In some works, she would produce depictions of special moments of American history such as the arrival of the first settlers in her painting The First Thanksgiving held at Pilgrim Hall in Plymouth, Massachusetts which commemorated the event which took place in early autumn of 1621, when the 53 surviving Pilgrims celebrated their successful harvest, which was an English custom. Another reason for the depiction by Brownscombe could have been the colonial roots of her mother’s family.
In the painting, we see a group of Puritans in dark and dour-looking clothes gathered around a table being blessed by a pastor. The idealisation of the depiction shows friendly native Americans looking on at the ceremony and are ready to participate in this communal meal. In the background, we see a solitary log cabin set amongst the yet to be developed New England countryside. This is a quintessentially American depiction and paintings like this were very popular with American public. Brownscombe sold the reproduction rights to more than a hundred of her genre and historical works which were then used by publishers to produce prints or incorporate them in calendars and greeting cards.
Brownscombe was among a group of artists of the Colonial Revival Movement, which was a cultural movement which was both an architectural and decorating style. It was very popular in the late 19th and early 20th centuries and was motivated by a romantic adoration of the early American past. Paintings were created by artists depicting early American scenes. Colonial heroes like George Washington and colonial history were popular subjects for artists, inspired by the 1876 centennial, which celebrated the 100th anniversary of the signing of the Declaration of Independence in Philadelphia. Jennie Brownscombe’s painting Washington Greeting Lafayette at Mount Vernon is a classic example of Colonial Revival Movement painting.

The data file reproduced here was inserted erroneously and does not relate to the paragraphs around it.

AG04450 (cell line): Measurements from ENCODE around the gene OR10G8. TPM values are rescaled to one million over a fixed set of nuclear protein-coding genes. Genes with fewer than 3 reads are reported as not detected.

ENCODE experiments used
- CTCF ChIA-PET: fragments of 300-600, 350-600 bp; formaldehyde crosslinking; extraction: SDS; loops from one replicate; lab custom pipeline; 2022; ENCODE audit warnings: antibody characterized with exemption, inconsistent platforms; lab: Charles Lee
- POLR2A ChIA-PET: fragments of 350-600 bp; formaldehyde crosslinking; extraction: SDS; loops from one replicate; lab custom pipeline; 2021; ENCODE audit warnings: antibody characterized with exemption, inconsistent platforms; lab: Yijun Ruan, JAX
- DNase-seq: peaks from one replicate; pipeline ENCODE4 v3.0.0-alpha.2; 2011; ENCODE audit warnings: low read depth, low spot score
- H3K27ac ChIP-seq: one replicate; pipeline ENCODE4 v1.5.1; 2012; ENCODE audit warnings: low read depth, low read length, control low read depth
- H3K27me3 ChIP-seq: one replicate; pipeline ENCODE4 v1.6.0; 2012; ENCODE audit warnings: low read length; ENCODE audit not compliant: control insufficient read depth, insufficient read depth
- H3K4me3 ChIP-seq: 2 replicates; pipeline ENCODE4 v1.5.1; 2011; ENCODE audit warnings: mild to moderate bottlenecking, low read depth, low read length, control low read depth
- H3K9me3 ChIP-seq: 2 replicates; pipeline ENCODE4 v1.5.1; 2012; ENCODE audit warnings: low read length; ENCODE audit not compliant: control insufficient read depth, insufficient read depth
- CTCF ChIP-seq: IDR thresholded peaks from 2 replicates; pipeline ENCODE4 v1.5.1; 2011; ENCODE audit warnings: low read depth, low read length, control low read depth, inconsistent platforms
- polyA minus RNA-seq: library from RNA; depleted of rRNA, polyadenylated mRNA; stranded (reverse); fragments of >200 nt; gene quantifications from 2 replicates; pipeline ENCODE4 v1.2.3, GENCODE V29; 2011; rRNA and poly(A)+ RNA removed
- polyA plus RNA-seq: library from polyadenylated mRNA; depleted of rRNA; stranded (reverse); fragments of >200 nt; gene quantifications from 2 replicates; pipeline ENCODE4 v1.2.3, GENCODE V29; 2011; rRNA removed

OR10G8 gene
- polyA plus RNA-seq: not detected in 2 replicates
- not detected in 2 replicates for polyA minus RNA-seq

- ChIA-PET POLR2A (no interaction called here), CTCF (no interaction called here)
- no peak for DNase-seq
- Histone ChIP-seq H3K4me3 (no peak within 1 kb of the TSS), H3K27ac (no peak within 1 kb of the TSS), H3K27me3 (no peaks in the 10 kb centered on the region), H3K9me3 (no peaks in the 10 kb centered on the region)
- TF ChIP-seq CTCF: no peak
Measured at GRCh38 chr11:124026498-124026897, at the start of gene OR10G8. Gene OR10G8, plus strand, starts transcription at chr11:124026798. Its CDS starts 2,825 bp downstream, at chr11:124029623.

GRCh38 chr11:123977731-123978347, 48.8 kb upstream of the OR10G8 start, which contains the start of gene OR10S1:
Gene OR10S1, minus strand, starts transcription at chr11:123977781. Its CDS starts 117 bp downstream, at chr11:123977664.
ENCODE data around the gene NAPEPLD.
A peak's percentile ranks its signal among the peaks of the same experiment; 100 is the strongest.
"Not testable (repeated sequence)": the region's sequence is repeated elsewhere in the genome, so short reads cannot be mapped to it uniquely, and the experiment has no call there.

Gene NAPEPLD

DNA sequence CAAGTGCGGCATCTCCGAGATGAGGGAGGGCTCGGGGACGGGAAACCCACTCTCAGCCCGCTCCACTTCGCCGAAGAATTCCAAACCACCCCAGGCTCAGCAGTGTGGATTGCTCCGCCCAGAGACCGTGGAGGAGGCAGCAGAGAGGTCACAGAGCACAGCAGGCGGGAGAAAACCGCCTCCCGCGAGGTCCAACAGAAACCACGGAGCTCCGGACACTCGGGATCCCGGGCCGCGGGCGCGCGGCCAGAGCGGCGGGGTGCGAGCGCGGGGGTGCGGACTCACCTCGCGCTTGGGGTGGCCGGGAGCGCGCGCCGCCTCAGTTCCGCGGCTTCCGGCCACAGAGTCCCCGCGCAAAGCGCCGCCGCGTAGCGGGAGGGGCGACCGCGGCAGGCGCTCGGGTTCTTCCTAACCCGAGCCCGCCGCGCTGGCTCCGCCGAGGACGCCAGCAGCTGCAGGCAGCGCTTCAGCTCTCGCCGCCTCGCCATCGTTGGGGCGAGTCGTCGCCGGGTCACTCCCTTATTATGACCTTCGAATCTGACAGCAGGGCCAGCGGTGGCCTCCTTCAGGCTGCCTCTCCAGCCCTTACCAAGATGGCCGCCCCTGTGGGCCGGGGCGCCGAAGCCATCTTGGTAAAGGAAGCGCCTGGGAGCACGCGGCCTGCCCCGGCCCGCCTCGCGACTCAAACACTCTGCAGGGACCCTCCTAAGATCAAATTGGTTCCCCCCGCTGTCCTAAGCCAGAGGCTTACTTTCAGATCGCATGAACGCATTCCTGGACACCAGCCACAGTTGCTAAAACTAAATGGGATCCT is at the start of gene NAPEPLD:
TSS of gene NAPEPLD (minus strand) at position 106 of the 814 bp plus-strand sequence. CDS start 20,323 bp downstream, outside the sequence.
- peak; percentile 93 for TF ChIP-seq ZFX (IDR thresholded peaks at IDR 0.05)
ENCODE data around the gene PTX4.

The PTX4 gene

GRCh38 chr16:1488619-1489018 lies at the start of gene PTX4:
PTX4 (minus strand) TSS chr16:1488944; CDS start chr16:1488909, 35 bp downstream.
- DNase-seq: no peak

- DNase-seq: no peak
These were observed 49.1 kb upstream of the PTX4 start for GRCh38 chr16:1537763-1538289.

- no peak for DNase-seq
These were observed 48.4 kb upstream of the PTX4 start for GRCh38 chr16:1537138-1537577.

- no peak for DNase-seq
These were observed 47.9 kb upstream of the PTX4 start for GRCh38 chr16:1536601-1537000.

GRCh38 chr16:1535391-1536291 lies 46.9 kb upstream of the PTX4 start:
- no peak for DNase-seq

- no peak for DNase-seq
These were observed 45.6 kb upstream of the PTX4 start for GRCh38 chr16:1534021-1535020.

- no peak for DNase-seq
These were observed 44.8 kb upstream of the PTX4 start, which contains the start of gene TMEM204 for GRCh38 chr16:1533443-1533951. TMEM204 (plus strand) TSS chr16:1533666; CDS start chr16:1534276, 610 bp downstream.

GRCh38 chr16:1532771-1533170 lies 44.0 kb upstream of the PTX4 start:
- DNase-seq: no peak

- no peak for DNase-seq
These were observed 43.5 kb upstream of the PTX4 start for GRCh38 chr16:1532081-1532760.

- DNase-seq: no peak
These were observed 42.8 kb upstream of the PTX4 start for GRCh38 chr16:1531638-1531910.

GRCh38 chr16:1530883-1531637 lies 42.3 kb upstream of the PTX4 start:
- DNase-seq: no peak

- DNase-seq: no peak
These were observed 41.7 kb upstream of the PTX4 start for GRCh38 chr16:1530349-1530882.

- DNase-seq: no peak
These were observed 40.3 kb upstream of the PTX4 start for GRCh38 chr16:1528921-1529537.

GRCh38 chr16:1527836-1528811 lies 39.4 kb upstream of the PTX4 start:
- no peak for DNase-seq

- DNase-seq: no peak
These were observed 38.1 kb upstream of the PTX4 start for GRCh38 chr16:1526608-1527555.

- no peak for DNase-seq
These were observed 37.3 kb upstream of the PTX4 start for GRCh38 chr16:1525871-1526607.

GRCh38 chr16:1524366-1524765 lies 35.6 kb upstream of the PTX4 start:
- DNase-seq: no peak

Brownscombe developed a structured lifestyle geared up to her artistic life. She would travel to Italy and spend the winters in Rome and it was during one such winter she met the American still-life and landscape artist George Henry Hall who had a studio in the Italian capital. They became close friends and Hall who was twenty-five years her senior, became her mentor. During the summer months, the two of them would return to Hall’s American residence, in Kaaterskill Clove Valley, in New York’s eastern Catskill Mountains, lying just west of the village of Palenville. When Hall died in 1913 at the age of eighty-eight, he bequeathed the house and studio to Brownscombe.
In 1932 Jennie Brownscombe suffered a stroke which temporarily stopped her painting but two years later in 1934, when she was eighty-four years old, she completed a work for the Lincoln School in her hometown of Honesdale entitled Children Playing in the Orchard.
Jennie Augusta Brownscombe, who never married, died on August 5th, 1936 four months before her eighty-sixth birthday and was buried next to her parents in the Glen Dyberry Cemetery in Honesdale next to her parents.
I end this story with a quote from the blog The Jellybean Tree which perfectly sums up the life and work of Jennie Augusta Brownscombe and why her paintings appealed to so many:
“…Jennie Brownscombe was a pilgrim in her own way, making a name and life for herself in a time when most women were still housewives and mothers. She tapped into a talent and nostalgia that warmed the hearts of her viewers. Artists like Brownscombe place a mirror to our lives, forcing us to see the beauty in every day. Creative types can sometimes become bogged down with visions of the fantastic. A reminder of the subtle grace of life is always welcome…”